Ralph Breaks the Internet
Mission: Impossible - Fallout
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All Critics (12)
| Top Critics (7)
| Fresh (8)
| Rotten (4)
"A Fragile Trust" lays it all out, sometimes in manipulative ways, but always with clarity, so that you understand what happened and how it happened.
Lightness of touch is missing from the film, which features animated graphics and an ominous score.
Director Samantha Grant chronicles an ignominious but fascinating chapter in modern journalism in this solid doc.
On the most basic level, [Grant] tells a clear and thorough story about the most damaging plagiarism scandal in the history of America's flagship newspaper, and about the ambiguous and troubled individual who sparked it.
It's a swift, vivid movie, but 10 years past the scandal, not much is new.
While mostly well made, and certain to serve as a handy précis for the J-school set, A Fragile Trust is more a soiling reminder than a revelation for anyone already familiar with Blair's case.
The real scandal at the NYT is not Jayson Blair's plagiarism but the paper of record's incestuous relationship to the military-industrial complex.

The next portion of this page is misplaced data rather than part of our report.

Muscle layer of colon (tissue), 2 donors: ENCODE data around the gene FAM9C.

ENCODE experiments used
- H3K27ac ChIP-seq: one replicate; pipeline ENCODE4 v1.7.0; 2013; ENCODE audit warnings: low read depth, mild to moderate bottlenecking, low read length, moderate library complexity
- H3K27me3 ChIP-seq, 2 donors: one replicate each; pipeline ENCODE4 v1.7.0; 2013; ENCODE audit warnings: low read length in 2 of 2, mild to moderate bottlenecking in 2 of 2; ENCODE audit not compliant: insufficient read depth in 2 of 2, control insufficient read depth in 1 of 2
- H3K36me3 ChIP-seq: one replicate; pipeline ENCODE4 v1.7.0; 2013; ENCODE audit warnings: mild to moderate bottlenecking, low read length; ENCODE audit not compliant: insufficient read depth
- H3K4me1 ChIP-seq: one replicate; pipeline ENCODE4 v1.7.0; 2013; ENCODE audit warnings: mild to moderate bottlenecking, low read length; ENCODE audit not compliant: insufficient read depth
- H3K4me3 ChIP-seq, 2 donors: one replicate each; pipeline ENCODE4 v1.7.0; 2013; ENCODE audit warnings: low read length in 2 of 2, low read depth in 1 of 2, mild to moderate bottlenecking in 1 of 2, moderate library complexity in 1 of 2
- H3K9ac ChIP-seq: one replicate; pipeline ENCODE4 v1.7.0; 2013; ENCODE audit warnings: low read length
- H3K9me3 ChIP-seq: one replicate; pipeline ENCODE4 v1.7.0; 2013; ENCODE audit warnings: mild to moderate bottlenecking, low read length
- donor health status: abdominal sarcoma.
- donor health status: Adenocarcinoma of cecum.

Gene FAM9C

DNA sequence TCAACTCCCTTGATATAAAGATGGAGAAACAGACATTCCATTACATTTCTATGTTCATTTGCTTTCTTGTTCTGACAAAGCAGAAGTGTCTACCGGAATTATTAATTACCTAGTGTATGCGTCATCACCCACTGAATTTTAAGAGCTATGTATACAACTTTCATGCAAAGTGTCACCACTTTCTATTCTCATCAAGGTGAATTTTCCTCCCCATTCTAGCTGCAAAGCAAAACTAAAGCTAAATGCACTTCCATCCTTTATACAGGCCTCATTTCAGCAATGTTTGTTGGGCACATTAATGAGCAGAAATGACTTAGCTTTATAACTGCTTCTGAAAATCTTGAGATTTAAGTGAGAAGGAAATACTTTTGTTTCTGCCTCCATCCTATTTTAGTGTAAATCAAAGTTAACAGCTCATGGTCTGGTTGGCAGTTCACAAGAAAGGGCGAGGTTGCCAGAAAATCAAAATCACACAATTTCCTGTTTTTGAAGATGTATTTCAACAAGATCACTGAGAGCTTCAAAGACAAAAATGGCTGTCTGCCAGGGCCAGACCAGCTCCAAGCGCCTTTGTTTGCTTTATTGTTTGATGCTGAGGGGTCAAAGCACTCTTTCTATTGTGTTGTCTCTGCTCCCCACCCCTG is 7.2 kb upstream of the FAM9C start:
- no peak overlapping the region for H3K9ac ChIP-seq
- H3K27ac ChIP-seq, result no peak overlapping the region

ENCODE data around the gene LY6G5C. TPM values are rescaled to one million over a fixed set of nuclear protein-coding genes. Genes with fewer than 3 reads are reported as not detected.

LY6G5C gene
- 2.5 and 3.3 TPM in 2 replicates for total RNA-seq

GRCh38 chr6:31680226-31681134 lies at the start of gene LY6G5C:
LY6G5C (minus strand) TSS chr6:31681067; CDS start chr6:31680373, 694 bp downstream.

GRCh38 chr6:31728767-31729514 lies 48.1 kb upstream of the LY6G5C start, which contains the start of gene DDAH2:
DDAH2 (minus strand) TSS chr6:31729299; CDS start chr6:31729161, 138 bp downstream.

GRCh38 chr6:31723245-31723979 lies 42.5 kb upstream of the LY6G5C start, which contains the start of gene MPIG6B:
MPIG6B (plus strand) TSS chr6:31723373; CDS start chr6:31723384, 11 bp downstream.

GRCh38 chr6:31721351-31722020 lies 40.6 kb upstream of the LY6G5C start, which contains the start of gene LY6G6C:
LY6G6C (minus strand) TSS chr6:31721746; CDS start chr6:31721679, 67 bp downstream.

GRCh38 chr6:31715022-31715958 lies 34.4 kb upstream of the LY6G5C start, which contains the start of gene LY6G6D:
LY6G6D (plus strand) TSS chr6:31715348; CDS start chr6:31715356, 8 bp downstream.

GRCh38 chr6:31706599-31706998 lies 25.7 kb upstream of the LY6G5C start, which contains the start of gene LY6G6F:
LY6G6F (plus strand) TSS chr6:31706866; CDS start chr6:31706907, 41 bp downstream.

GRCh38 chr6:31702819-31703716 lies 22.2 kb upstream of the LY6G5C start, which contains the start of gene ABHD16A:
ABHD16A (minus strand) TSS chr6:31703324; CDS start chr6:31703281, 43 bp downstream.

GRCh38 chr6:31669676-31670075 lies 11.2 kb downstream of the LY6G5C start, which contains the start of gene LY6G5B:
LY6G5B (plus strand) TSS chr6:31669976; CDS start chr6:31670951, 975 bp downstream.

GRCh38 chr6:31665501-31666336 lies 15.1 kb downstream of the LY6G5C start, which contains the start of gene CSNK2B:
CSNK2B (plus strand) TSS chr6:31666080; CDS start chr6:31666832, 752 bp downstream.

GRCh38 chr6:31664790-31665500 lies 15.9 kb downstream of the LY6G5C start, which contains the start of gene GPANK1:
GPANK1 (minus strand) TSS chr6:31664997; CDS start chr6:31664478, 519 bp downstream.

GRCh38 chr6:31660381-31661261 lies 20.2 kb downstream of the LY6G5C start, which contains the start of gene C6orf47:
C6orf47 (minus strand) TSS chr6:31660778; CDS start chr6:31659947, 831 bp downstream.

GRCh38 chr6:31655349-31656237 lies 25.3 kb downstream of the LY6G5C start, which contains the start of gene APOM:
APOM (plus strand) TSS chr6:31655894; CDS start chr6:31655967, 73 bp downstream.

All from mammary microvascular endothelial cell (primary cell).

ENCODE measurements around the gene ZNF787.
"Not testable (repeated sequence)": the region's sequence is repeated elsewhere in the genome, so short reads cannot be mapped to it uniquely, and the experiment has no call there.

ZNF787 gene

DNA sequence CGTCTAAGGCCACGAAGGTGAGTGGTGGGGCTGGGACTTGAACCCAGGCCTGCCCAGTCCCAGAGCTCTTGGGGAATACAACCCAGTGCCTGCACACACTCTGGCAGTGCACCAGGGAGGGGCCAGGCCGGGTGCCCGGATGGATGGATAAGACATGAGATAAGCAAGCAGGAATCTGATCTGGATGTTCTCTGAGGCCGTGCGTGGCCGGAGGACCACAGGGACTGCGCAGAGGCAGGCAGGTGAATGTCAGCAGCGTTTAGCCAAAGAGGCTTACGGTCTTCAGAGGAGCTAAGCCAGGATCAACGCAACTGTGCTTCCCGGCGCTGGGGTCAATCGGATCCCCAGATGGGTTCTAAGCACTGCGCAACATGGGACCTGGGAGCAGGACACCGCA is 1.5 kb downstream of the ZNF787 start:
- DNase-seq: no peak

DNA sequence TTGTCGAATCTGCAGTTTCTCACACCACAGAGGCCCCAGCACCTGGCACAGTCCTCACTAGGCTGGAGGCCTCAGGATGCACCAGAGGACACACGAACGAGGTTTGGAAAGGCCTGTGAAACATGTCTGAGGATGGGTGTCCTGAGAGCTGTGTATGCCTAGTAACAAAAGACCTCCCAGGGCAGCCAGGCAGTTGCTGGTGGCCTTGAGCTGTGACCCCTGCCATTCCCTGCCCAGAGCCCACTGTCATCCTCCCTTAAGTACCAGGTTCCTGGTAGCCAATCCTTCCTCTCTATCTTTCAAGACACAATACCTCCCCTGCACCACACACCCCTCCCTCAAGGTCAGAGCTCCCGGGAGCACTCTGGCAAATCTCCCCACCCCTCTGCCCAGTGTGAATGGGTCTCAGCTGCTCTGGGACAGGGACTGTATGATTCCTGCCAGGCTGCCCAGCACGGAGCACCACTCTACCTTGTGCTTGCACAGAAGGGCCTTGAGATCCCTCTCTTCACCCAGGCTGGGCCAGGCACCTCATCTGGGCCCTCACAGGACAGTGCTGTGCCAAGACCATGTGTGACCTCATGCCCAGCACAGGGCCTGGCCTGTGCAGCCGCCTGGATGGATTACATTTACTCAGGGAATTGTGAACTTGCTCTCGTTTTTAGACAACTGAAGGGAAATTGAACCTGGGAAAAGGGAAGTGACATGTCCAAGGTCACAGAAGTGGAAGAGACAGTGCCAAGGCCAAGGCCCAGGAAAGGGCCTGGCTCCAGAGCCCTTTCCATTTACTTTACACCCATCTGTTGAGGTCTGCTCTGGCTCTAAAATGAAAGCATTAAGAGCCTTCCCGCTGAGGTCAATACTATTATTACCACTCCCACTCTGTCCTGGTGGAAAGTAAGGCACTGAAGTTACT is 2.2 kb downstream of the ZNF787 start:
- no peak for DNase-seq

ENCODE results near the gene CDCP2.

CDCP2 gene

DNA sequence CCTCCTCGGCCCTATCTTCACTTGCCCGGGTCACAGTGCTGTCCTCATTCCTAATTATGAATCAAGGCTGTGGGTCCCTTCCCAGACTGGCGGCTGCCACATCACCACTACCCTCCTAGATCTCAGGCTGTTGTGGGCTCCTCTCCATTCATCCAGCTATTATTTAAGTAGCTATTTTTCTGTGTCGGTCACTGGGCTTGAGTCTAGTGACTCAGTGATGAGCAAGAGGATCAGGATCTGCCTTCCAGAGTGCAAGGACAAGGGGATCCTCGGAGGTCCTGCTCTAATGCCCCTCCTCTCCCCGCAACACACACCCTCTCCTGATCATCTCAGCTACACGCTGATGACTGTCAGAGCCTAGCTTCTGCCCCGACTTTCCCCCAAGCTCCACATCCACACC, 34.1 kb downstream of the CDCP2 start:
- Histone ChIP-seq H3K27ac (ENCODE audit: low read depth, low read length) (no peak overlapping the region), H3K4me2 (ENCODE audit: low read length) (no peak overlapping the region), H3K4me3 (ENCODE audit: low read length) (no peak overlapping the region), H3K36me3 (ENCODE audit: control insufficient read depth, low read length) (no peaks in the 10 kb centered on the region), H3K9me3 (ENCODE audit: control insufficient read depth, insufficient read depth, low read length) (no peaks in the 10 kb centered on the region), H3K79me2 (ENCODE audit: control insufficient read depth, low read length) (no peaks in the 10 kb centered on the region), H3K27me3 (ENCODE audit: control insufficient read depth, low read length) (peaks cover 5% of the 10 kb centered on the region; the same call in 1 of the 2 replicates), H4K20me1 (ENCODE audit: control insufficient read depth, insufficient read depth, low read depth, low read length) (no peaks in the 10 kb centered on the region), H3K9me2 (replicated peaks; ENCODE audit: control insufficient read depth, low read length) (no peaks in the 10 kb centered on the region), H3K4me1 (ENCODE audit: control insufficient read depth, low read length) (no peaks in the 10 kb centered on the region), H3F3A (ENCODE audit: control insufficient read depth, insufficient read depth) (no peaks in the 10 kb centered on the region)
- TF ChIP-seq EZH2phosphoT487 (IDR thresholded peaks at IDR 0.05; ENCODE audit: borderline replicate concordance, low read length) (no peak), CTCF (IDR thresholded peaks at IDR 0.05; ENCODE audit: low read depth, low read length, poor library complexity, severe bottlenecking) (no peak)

A frustrating waste of a good opportunity.
Looking closely at journalism today makes it look like messy sausage making, similar to the legislative process the press criticizes. . . fostering an enabling environment.
A Fragile Trust [...] does little more than rehash the story [of reporter Jayson Blair] for those who missed it the first time around, without ever finding much of a bigger picture.
Plagiarist Jayson Blair takes up too much of the doc's time given his unflattering, close-up appearance and compulsive use of "um" and "you know."
One of the Gray Lady's most embarrassing moments comes to complex life in this tough-minded analysis that explores issues of race, affirmative action and institutional inertia.
There are no featured reviews for A Fragile Trust: Plagiarism, Power And Jayson Blair At The New York Times at this time.
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